Clinical Geriatrics - Original Investigations
Published: 2021-09-28

Evaluation of the relationship between lower urinary tract symptoms and fall risks in male patients over 65 years old

Family Medicine, Aslanapa District State Hospital, Aslanapa/Kütahya, Turkey
https://orcid.org/0000-0003-0432-6801
Family Medicine, Health Science University Şişli Hamidiye Etfal Training and Research Hospital Şişli/İstanbul, Turkey
https://orcid.org/0000-0001-7730-2929
Family Medicine, Health Science University Haydarpaşa Numune Training and Research Hospital Kadıköy/ İstanbul, Turkey
https://orcid.org/0000-0003-2319-5739
Family Medicine, Recep Tayyip Erdoğan University Medicine Faculty Rize/Turkey
https://orcid.org/0000-0001-8018-9314
prostate accidental falls elderly

Abstract

Objective. In our study, we aimed to evaluate the relationship between LUTS and fall risk in patients over 65 years old.
Methods. 183 people over 65 years old who attended to Health Sciences University Şişli Hamidiye Etfal Training and Research Hospital Family Medicine Polyclinics and Recep Tayyip Erdoğan University Family Medicine Polyclinics between February 2017-May 2017 were included in the study and ‘Individual Presentation Form’ prepared by the researcher questioning socio-demographic characteristics was applied to the participants by face-to-face questioning method, International Prostate Symptom Score (IPSS) and Morse Fall Scale (MFS) were completed afterwards and ROC analysis of IPSS was performed for those who have high risk in terms of MFS. Results. When evaluating the relationship between MFS and IPSS, we observed that as all subscores and total score of IPSS increased, the MFS score increased. The MFS scores of the participants whose IPSS classification was evaluated as severe were found to be significantly higher. ROC analysis of IPSS was performed for those who have high risk in terms of MFS. It was found that area under curve is 78.4%, and those with an IPSS of 13.5 and above show a high fall risk with 71.4% sensitivity and 70% specificity.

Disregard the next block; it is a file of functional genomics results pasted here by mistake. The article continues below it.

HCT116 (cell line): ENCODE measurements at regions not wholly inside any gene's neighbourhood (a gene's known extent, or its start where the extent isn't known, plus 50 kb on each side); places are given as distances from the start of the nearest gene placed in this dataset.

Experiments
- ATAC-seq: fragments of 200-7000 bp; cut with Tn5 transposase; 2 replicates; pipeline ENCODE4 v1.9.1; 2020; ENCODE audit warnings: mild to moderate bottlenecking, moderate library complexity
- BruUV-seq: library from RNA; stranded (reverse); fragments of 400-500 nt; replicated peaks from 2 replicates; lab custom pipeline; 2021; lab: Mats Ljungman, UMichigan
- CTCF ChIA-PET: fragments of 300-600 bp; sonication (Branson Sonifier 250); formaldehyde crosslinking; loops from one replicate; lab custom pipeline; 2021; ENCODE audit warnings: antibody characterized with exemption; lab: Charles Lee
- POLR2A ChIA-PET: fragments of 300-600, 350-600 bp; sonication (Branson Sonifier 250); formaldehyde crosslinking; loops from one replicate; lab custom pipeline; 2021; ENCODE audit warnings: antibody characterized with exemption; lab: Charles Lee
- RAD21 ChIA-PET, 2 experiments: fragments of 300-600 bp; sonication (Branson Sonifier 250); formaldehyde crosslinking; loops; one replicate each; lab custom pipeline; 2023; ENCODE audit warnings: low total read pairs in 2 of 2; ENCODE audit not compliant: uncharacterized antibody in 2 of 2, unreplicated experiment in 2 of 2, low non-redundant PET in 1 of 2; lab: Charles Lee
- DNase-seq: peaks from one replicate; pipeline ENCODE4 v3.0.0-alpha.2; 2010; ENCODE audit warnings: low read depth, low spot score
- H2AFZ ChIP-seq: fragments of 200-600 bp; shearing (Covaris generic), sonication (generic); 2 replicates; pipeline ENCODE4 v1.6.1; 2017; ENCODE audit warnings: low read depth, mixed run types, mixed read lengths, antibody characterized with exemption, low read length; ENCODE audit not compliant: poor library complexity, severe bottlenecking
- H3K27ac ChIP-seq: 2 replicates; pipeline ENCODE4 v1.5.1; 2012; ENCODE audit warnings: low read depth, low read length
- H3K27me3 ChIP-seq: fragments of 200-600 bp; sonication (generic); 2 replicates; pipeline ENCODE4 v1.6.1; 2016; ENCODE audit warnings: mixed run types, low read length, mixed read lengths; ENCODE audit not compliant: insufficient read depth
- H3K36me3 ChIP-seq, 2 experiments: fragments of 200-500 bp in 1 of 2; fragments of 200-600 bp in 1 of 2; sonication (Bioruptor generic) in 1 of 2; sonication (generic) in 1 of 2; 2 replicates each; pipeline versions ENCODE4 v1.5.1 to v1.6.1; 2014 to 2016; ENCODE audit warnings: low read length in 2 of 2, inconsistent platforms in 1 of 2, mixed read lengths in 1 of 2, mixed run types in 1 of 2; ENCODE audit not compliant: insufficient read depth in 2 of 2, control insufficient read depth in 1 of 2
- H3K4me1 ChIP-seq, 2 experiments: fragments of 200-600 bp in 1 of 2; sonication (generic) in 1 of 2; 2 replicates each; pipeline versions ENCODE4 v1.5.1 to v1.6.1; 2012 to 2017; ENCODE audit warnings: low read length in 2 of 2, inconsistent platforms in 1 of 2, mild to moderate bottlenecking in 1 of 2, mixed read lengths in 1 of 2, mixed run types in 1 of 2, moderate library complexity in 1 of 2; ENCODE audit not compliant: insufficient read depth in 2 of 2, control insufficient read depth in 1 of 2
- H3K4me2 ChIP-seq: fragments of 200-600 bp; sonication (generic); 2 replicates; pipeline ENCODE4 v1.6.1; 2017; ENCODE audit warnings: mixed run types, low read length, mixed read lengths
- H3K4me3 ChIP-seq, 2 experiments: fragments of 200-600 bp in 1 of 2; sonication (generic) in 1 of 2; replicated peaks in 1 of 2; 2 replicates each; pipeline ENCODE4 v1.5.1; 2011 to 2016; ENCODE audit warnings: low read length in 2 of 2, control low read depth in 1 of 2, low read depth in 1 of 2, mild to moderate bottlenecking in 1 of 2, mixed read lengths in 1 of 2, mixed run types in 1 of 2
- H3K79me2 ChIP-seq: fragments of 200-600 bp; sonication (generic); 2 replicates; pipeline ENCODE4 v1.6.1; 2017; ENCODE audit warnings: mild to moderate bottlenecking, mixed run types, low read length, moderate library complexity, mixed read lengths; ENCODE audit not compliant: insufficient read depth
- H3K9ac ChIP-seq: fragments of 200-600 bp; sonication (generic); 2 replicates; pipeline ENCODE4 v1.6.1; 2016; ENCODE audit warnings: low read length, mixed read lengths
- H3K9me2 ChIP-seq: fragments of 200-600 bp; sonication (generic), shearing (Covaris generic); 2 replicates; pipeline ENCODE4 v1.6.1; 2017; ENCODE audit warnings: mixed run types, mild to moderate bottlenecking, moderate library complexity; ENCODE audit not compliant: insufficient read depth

Conclusions. In our study, we found that as the IPSS of the participants increased, the risk of falling increased. Moreover, we found that age, occupation type, type and number of chronic diseases were effective in both fall and IPSS. In addition to LUTS screening in males, evaluation should be done for the risk of falling.

INTRODUCTION

According to World Health Organization (WHO), the falling rate of individuals aged 65 and over is 28.0-35.0% every year, while this rate increases to 32.0-42.0% after the age of 70 1. In addition to the increase in certain diseases in older ages, there is a decrease in physical abilities and an increase in the risk of accidents as well. The tendency to fall increases due to various reasons, especially decrease in physical and cognitive abilities, loss of muscle strength, drug use and vision problems, and it is reported that at least 50% of individuals over the age of 65 experience falls once a year. While some of the falls caused non-fatal injuries such as increased use of healthcare providers, decreased function and loss of independence; 10 to 20% result in serious injuries such as fractures or head injuries 2-5.

With respect to the 2017 statistics of the USA Centers for Disease Control and Prevention, 2.8 million people apply to the emergency department annually due to falls, more than 800.000 are hospitalized and more than 27.000 die in the end. While the total annual cost of injuries due to falls in 2015 was approximately 50 billion dollars, the amount is currently approaching 70 billion dollars 6. Determining the risks for falling and taking precautions are among the best protection methods. A meta-analysis 7 showed that fall prevention programs reduced the risk of falls by 11%, while a systematic review 8 showed that multidimensional interventions reduced the risk of falls by 27% in the elderly living in the community.

Lower urinary tract symptoms (LUTS) are the subjective indicator of a disease or change that affects bladder and the urethra as perceived by the patient, caregiver or partner and traditionally classified into storage, voiding and post micturition symptoms 9. LUTS is seen in 15-60% of men over the age of 40, and its incidence increases rapidly with age 10. Sypmtoms as increase in the frequency of urination(need to urinate more than 8 per day), nocturia (need to urinate at night), urgency (sudden and non-delayed urination), urinary incontinence not only negatively affect the quality of life, but also may cause accidents and falls 11,12.